Brewster Community Information

BREWSTER

Brewster is known as the "Sea Captain's Town" as it is believed to have had a greater population of deep-sea captains than any other town in the world. Many of the historic and beautiful homes of early ship captains now serve as Bed & Breakfast Inns and are a key part of Brewster's thriving economy.

Residents of Brewster enjoy a mild climate, a rural Cape Cod Charm, and abundant town recreational opportunities including golf, tennis, hiking, biking, fishing, swimming and more. The Captains Golf Course in Brewster is Cape Cod's leading public golf course facility and features two challenging 18-hole courses -- port and starboard.

The city's coastal location and vast amount of open park space are integral parts of the community and create an almost rural atmosphere. Nickerson State Park provides 400 acres of trails for biking and hiking, camping areas, and freshwater ponds for swimming, fishing and boating.

Many public beaches line Cape Cod Bay starting from the east end of town including Crosby Landing, Ellis Landing, Breakwater Beach, Robbins Hill Beach and Paines Creek Beach to name a few. Long Pond Beach, Sheep Pond and Upper Mill Pond are just a few of the many fresh water ponds that cover the town.

Brewster is a tight-knit community with plenty to offer. There are a number of wonderful museums, theater performances, community groups and events. "Brewster in Bloom" is held each spring and is the town's biggest attraction, spanning several days and including a number events and activities. Brewster's year-round population of about 9,600 grows to about 25,000 in the summer season as visitors come to sample the diversions of the town.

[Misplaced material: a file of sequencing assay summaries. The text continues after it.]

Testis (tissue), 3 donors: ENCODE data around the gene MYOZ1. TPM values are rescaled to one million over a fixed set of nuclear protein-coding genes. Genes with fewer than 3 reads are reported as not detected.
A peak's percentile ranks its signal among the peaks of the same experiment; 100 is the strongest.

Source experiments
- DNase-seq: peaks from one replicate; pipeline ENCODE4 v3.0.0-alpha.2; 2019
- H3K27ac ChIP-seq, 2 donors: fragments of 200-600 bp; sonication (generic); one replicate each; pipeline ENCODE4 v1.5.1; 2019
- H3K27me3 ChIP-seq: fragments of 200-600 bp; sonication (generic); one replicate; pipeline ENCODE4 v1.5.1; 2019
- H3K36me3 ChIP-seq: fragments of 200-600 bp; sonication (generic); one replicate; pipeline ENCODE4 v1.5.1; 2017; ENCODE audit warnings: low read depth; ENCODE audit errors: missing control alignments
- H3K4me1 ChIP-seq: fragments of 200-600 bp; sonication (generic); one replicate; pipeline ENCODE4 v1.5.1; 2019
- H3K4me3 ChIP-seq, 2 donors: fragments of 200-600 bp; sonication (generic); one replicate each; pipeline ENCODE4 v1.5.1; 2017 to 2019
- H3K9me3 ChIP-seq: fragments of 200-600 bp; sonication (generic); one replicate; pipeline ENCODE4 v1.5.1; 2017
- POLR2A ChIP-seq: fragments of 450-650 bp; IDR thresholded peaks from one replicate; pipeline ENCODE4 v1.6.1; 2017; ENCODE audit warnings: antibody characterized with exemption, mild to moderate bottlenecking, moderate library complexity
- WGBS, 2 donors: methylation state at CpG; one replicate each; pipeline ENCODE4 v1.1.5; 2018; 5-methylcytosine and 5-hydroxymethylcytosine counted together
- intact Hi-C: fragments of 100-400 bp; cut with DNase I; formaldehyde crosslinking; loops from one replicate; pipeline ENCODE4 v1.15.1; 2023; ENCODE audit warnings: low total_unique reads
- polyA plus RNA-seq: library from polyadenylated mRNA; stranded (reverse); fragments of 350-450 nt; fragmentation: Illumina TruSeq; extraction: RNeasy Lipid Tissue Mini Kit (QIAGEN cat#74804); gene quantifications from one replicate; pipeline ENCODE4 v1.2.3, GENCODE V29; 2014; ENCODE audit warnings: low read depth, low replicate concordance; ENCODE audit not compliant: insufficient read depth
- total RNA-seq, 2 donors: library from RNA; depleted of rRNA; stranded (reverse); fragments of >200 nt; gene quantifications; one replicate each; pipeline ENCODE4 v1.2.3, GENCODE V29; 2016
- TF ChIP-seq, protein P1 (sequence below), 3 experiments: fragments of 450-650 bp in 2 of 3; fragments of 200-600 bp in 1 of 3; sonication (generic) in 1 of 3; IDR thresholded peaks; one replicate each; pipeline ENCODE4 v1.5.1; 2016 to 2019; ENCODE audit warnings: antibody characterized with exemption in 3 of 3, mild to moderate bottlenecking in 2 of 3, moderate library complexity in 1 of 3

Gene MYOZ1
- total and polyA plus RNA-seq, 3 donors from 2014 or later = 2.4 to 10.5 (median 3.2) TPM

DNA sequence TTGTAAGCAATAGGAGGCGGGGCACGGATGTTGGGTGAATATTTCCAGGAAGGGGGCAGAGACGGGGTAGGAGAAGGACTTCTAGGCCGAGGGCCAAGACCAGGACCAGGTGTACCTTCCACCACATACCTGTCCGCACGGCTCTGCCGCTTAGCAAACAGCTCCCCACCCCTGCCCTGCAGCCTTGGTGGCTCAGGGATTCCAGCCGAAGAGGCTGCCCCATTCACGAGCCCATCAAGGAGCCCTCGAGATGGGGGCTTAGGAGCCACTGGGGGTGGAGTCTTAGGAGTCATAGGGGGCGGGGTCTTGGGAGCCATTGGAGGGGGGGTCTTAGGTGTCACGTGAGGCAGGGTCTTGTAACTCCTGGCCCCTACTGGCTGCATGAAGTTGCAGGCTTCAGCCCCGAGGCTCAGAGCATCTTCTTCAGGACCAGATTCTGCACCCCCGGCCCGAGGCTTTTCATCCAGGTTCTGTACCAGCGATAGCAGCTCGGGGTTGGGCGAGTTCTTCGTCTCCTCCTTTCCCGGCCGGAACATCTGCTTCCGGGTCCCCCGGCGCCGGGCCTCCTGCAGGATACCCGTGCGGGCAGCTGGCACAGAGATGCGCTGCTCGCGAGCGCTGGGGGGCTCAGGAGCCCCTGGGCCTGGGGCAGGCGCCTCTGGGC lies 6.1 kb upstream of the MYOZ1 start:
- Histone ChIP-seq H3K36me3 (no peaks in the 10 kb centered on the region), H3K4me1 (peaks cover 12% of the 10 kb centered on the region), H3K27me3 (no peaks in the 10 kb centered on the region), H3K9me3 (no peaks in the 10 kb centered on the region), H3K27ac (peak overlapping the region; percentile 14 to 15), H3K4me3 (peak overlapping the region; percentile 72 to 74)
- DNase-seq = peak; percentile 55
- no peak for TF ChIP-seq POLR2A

Brewster's central business district on historic King's Highway features art galleries, craft and antique shops and cafes. The city's Route 6 access and convenient location in the heart of the Cape allows for easy access to surrounding attractions including The National Seashore, the Plymouth and Heritage Plantations and other historic sites. Both Martha's Vineyard and Nantucket are just a short boat ride away.

Students in the community are served by The Nauset Regional School District. Schools include Nauset High School, Cape Cod Technical High School, Nauset Middle School, Stony Brook Elementary and Eddy Elementary.